But another reason as to why it's time for the CC? So many consumers and makeup artist have complained about the limited availability of color and have wanted a larger and better selection of color. Supposedly, they will now have it - somewhat. The color variety is not as extensive as some have called for but the color supposedly works itself into the skin so well that the pigmentation won't be such a problem: reading between the lines, I should say, the pigmentation won't be as MUCH of a problem.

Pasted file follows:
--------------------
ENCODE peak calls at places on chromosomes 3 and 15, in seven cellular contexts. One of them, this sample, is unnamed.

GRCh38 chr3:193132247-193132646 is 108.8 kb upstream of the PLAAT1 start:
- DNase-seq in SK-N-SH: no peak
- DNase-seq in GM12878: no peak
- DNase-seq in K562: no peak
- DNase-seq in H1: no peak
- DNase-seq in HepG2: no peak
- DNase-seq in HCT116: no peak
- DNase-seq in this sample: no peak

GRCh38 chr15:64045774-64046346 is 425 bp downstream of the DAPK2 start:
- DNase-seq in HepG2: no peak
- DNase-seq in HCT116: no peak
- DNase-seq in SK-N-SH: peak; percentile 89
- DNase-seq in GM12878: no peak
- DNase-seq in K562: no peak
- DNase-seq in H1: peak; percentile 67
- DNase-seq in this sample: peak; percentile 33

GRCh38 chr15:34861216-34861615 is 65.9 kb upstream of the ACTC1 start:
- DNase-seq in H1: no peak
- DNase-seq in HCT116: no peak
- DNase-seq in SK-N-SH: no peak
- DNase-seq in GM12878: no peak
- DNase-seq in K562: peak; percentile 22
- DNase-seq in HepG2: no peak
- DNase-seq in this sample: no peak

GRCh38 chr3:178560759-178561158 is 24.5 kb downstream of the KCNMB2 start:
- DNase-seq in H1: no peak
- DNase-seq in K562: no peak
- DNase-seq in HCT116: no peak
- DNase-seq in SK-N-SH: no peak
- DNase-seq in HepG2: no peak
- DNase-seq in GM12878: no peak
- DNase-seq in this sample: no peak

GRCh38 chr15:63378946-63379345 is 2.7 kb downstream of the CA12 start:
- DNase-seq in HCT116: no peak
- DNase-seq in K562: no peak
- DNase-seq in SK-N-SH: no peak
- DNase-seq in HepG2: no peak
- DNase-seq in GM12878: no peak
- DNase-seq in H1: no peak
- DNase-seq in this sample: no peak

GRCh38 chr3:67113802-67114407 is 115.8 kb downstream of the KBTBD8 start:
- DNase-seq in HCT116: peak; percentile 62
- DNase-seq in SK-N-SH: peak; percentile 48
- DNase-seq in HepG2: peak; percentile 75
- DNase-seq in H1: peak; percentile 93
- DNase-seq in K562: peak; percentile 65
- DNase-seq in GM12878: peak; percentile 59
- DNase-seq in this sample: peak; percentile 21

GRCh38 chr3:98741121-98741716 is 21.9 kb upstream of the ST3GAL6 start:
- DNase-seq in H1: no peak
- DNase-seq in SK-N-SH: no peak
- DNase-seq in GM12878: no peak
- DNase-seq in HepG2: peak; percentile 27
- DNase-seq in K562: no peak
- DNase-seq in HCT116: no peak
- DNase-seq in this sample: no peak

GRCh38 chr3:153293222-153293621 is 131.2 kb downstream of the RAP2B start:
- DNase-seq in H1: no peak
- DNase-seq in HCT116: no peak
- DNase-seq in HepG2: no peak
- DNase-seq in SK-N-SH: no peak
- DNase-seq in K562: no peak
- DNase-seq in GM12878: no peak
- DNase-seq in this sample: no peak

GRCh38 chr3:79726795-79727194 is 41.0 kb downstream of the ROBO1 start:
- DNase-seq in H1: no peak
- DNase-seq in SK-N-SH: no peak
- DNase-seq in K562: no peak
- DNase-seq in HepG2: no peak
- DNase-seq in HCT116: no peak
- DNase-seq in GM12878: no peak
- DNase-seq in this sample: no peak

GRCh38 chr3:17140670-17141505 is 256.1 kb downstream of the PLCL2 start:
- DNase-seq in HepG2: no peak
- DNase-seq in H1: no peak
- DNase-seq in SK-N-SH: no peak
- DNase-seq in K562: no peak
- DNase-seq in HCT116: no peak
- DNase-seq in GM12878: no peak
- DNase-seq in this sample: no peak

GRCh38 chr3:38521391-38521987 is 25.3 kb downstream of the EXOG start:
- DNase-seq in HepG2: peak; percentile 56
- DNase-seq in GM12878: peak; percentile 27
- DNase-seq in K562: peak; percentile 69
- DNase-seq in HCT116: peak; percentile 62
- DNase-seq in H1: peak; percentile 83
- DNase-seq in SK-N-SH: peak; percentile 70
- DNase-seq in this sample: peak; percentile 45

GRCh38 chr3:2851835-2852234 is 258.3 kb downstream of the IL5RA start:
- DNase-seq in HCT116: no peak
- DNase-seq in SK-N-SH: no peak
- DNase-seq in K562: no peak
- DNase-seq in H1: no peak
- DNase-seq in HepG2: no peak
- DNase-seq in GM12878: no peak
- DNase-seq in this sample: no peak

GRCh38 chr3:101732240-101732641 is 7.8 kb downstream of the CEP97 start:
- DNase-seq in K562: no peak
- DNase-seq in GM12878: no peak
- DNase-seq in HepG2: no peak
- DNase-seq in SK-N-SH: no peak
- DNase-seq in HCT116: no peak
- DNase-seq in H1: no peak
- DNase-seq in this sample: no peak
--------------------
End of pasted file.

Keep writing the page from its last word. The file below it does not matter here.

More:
Furthermore, the CC creams will now also have remarkable powers to even and brighten the skin. Furthermore, whereas many beauty editors and makeup artists found problems with the BB creams in terms of texture, feeling like they had too much silicone which made them just too oily and silicone-like on the face, the CC's have corrected this problems too (apparently) and will have a lighter texture. (We shall see!) I only hope that these are not yet more empty promises.